The Denmark Test
The point of our testing in Denmark was to see how some of these things played out in practice. We first ran the Bavaria 42 with a Gori propeller in both normal and overdrive modes, then hauled the boat, changed the Gori for a conventional fixed three-bladed propeller, and ran the same tests again. We did crash stops to see how quickly the propellers could stop the boat from full speed ahead. We also brought a second, nearly identical Bavaria 42 into the picture. After putting the Gori prop on one boat and the fixed prop on the other, we sailed the two side by side to compare their performance.
With the wind gusting over 35 knots, objective testing was difficult. We ran parallel courses back and forth with the wind on the beam, measuring boat speed against engine speed at different engine speeds, and averaged the results to negate any current effects. At any given engine speed, the boat with the Gori prop clearly moved faster in overdrive mode. Gori has performed similar tests in more favorable conditions aboard a Beneteau 40, a Bavaria 44, and a Hallberg-Rassy 37. All showed speed increases of up to 20 percent. Perhaps what is more significant is the reduction in noise and vibration achieved at any given boat speed by reducing engine rpms, typically by about 400, at normal cruising speeds.
Under sail the boat with the Gori propeller was consistently faster than the boat with the fixed propeller, which is exactly what we expected. During crash stops, the Gori did significantly better than the fixed propeller.
To use a Gori propeller, a boat operator must learn some new tricks. If the boat is stationary when put into forward, the Gori goes into normal mode. To engage overdrive the boat must be put into reverse, which opens the blades in the other direction, and moved astern until minimal speed is built up. The gear lever is then shifted into forward with the boat still moving backwards. The reverse flow of the water over the blades holds them open in the overdrive position, where they remain once the prop starts turning in the other direction. To switch back to normal mode the engine must be put into neutral, which allows the blades to fold under the pressure of the water moving past the boat, and then forward gear is re-engaged.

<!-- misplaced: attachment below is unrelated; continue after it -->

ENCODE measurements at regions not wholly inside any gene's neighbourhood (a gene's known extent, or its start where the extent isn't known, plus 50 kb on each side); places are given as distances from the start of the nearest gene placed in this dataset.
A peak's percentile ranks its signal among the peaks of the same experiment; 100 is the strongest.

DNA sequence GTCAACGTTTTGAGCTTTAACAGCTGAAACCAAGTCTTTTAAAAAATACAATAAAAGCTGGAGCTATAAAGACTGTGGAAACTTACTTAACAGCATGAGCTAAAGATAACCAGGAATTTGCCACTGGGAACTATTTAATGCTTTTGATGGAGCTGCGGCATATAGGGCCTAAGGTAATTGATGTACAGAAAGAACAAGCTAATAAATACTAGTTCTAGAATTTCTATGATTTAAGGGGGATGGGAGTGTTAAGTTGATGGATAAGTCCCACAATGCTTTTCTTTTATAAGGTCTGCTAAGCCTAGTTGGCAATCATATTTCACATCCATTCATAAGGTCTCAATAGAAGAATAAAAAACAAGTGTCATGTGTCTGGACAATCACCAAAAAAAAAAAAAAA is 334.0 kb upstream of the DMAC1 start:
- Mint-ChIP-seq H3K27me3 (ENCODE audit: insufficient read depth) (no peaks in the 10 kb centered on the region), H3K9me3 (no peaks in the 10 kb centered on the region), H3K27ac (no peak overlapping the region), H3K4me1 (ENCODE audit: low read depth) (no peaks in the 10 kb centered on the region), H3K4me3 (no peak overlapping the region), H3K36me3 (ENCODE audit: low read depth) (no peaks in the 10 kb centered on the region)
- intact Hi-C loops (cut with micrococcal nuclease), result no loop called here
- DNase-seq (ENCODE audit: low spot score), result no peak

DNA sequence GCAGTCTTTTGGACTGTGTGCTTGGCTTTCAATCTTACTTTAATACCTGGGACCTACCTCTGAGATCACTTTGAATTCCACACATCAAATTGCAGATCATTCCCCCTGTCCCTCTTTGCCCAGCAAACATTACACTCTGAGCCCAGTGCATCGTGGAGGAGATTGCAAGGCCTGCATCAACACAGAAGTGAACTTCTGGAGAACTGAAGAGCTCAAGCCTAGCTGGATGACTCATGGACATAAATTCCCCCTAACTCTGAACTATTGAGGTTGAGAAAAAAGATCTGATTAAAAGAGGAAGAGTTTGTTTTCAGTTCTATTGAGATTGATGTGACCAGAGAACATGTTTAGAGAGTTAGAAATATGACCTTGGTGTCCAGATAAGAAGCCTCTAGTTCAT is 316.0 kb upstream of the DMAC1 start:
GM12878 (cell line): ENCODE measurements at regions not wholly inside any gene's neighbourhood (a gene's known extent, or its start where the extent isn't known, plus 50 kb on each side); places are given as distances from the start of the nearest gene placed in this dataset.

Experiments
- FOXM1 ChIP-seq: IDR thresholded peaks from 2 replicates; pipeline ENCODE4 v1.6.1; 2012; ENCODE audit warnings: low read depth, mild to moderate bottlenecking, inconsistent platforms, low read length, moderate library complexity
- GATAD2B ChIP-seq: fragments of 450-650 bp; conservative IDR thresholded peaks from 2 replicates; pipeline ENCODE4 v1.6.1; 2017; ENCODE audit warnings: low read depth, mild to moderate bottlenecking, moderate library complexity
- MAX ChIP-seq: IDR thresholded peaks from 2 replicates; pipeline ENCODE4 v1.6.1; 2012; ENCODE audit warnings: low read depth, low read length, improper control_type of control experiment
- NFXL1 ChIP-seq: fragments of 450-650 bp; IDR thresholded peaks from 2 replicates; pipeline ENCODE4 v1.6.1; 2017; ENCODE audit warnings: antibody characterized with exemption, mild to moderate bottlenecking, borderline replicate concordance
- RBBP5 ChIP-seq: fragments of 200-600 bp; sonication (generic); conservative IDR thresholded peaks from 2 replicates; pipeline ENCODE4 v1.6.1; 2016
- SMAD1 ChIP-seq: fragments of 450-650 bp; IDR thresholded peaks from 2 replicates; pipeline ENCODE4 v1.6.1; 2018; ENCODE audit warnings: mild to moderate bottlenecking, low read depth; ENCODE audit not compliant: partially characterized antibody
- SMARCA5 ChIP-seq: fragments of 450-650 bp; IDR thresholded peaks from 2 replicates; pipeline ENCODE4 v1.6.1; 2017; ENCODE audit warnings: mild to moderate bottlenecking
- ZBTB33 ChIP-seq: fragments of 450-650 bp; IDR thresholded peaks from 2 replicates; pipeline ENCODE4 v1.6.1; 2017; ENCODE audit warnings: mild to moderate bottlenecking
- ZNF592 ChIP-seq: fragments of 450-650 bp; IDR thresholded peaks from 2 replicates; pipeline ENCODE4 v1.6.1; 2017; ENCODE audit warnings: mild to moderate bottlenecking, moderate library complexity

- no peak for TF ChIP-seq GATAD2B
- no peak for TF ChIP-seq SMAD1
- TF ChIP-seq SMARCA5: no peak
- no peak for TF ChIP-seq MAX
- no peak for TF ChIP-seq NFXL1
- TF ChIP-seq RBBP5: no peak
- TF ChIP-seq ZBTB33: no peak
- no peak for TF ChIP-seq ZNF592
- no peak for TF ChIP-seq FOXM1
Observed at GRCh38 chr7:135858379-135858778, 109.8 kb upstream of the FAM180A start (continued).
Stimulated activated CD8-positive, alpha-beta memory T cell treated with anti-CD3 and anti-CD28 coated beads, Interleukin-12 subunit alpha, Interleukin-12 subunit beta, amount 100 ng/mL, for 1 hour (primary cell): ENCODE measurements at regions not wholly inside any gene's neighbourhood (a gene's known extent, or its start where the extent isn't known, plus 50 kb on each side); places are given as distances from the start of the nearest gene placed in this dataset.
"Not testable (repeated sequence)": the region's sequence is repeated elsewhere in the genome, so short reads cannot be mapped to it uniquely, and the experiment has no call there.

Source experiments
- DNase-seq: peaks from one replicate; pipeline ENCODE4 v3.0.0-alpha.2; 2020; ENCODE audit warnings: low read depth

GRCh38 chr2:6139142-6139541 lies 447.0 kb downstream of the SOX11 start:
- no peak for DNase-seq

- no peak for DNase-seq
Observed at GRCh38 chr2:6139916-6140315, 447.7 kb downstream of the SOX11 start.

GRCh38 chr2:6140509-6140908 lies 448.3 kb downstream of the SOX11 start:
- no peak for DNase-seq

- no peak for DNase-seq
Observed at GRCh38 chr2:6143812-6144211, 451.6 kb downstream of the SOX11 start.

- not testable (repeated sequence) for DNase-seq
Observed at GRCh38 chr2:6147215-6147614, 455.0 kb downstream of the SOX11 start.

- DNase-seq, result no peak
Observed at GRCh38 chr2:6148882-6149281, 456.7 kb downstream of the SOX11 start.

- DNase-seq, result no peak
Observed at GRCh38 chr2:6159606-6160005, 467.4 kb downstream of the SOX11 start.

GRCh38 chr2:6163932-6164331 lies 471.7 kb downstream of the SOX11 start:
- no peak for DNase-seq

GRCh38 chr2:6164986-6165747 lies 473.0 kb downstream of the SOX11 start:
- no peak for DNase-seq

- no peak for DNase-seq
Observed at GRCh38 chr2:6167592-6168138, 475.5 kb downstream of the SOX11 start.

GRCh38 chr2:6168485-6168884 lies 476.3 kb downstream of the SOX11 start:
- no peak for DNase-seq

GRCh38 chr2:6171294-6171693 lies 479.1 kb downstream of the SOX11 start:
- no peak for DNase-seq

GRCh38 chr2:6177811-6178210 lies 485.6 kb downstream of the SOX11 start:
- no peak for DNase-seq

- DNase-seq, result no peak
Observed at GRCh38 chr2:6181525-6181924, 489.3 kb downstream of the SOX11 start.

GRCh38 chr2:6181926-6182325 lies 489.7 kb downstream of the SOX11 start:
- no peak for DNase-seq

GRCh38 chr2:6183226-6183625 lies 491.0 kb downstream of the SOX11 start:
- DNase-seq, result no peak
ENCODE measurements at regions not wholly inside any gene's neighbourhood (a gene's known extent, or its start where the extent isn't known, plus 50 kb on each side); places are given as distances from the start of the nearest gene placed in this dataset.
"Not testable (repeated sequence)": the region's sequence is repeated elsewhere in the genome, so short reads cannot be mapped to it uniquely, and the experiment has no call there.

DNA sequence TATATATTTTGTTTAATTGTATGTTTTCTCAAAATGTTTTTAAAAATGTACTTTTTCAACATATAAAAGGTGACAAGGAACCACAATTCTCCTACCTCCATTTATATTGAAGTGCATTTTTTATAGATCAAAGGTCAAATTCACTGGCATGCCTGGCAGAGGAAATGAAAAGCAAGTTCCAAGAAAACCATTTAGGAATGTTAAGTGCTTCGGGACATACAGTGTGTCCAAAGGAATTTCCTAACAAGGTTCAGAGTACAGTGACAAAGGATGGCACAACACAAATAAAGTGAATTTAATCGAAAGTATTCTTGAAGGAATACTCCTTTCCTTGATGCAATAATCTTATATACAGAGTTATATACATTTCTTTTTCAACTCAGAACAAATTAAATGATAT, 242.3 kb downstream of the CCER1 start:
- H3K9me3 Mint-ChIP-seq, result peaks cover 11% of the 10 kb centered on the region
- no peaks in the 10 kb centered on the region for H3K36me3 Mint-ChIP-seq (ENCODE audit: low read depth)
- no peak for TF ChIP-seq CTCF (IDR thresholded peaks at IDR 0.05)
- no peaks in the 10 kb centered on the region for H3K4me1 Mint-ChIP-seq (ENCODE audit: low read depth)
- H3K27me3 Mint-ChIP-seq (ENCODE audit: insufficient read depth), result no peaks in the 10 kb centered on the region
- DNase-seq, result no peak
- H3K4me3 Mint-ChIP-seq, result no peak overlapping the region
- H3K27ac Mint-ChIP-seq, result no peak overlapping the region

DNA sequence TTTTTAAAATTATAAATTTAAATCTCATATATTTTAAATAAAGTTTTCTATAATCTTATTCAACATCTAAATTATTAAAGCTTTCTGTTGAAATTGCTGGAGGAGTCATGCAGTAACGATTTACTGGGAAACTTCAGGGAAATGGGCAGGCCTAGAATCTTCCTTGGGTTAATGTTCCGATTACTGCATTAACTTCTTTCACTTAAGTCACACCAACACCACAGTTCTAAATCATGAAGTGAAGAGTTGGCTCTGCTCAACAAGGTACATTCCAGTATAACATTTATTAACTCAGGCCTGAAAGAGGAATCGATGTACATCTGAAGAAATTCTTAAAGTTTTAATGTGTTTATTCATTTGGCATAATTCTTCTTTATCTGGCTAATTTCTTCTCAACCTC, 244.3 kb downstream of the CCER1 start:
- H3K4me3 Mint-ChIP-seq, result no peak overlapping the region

When maneuvering in harbor, this means the propeller goes into overdrive if the boat is backed down and then put into forward gear. If you want to avoid this, you must briefly put the transmission in neutral once the boat has forward motion and then go into forward gear again to shift the blades back to normal. At sea, if the wind drops and you decide to motorsail into overdrive mode, you have to put the engine in reverse and go backwards a bit before shifting into forward gear. You must also take care not to put the propeller in overdrive at full speed, as this will overload the engine. If such an overload is sustained for any length of time, engine damage could occur.
The Gori propeller’s unique overdrive feature sets it apart from other folding props and should make it attractive to sailors who want increased efficiency under sail, but who also spend significant amounts of time motoring at cruising speed. The Gori, however, is also relatively expensive, so sailors on a budget may want to carefully weigh the advantages of having a two-speed propeller.